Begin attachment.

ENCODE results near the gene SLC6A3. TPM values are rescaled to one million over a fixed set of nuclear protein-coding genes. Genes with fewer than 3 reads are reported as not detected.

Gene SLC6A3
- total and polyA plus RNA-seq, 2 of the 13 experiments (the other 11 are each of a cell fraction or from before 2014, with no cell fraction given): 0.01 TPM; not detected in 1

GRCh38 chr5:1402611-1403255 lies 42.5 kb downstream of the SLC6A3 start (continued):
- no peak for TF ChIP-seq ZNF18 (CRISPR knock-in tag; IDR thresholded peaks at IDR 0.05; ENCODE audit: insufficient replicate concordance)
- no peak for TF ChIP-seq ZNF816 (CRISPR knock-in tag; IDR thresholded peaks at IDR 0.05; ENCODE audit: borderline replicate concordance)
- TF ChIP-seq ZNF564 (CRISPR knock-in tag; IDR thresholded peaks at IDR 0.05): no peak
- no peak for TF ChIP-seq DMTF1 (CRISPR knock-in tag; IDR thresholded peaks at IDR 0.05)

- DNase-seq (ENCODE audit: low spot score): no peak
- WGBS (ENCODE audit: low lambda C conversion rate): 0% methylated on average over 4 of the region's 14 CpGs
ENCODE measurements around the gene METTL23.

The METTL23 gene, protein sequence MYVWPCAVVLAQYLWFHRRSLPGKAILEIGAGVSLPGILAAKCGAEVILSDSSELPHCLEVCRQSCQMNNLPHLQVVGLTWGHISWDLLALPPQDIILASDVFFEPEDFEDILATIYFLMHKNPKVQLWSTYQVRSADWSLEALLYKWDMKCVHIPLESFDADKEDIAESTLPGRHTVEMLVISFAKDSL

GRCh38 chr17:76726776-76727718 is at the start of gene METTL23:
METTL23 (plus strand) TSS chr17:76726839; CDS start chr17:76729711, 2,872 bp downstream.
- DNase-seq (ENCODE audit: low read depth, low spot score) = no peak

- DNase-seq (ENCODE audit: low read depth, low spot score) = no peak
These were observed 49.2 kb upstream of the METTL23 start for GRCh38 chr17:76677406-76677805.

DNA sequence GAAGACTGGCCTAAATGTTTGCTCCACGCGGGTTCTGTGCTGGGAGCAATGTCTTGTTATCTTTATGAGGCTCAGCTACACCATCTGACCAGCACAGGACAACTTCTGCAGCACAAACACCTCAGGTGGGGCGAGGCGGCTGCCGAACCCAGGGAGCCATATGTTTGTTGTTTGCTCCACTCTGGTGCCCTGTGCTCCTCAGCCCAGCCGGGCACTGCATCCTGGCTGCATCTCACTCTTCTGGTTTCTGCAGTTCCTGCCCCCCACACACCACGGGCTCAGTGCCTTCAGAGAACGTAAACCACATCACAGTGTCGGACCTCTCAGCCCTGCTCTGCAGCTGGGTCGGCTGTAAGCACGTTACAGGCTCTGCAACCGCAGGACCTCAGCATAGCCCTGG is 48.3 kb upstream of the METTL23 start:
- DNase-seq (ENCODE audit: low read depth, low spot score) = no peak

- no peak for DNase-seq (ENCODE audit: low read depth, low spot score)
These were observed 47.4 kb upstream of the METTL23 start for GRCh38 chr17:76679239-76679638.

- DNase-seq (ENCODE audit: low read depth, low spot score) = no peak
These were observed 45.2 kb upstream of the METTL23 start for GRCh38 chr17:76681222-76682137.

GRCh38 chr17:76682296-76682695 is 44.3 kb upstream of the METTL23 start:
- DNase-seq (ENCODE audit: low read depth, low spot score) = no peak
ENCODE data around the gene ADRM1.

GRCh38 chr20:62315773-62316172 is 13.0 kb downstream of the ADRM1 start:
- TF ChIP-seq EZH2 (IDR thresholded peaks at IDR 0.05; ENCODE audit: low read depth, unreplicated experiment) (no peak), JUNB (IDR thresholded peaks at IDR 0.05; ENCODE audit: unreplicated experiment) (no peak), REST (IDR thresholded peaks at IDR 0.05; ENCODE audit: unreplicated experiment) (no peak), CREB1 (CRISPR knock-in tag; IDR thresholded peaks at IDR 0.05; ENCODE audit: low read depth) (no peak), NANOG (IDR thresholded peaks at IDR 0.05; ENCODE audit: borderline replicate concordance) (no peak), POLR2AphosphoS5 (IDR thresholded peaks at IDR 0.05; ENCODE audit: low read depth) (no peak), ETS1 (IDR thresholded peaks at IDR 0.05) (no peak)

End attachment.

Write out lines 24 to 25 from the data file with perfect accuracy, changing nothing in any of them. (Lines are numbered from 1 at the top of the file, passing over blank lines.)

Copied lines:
GRCh38 chr17:76682296-76682695 is 44.3 kb upstream of the METTL23 start:
- DNase-seq (ENCODE audit: low read depth, low spot score) = no peak